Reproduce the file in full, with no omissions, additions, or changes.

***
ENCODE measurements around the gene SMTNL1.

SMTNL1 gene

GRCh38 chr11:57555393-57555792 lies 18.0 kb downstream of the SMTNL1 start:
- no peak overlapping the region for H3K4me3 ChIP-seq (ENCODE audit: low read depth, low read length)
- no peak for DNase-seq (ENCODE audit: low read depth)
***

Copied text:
ENCODE measurements around the gene SMTNL1.

SMTNL1 gene

GRCh38 chr11:57555393-57555792 lies 18.0 kb downstream of the SMTNL1 start:
- no peak overlapping the region for H3K4me3 ChIP-seq (ENCODE audit: low read depth, low read length)
- no peak for DNase-seq (ENCODE audit: low read depth)